VA Hospitals Losing Equipment: Report
October 17, 2018 - Contact FacilitiesNet Editorial Staff »
A vast array of technology applications have reshaped institutional and commercial facilities, and more are coming every day. Among the challenges for maintenance and engineering managers is ensuring new technology delivers the intended performance and benefits — a lesson the U.S. Department of Veterans Affairs (VA) is learning the hard way.
VA medical facilities in Ohio have lost more than $1 million in medical equipment and other electronics over the past three years. VA facilities in Columbus, Cleveland, Cincinnati, Dayton and Chillicothe lost track of equipment worth approximately $1.12 million between 2014 and 2017, according to an investigation by WBNS-TV.
Unfortunately, signal interference meant that the technology did not always function properly. The technology also wasn't always properly installed, or employees couldn't find certain items listed in the database. Federal inspectors at the VA Office of Inspector General testified recently that the department was in a rush to roll out the tracking technology in 2013 without thoroughly testing it first, according to the WBNS investigation.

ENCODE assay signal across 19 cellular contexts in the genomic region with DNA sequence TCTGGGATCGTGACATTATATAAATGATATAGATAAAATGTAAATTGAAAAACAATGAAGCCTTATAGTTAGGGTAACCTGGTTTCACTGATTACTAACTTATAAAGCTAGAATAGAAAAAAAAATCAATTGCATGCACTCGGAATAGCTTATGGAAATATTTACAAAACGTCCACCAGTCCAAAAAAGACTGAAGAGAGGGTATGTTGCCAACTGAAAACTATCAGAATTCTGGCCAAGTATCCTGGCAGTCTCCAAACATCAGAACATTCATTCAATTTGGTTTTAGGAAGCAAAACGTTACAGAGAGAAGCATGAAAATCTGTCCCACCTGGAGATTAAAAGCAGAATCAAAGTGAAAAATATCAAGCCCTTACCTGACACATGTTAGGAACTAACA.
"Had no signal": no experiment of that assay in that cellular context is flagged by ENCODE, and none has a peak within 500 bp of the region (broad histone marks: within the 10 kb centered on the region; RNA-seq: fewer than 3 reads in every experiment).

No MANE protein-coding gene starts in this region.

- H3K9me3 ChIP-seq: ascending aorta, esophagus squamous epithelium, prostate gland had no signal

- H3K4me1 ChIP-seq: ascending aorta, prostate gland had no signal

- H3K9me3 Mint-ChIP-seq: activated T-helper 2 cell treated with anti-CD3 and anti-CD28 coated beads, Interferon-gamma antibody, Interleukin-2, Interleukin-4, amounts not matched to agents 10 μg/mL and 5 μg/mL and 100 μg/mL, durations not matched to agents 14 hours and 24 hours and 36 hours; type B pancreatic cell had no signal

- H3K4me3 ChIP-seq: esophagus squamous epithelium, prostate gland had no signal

Although most of the lost equipment includes smaller items such as iPads, cellphones, and laptops, some items include expensive medical equipment and instruments worth tens of thousands of dollars. Among these items were a portable patient lift worth $5,000, a patient sign-in kiosk worth $8,500, a stretcher worth $12,000 and a bedside monitor worth $28,000.
The VA employees either could not find the equipment or believed the items were sold or turned in. But no record or receipt could be produced to prove either.
In some instances, the Ohio facilities lost the equipment after the VA spent almost $24 million in the state on technology meant to install tracking devices on it. The real-time location systems is dependent on Wi-Fi, radio frequency identification tags and computer databases that allow employees to scan equipment to keep track of it or that send out its location in real-time.
This Quick Read was submitted by Dan Hounsell — email@example.com — editor-in-chief of Facility Maintenance Decisions, and chief editor of Facilitiesnet.com.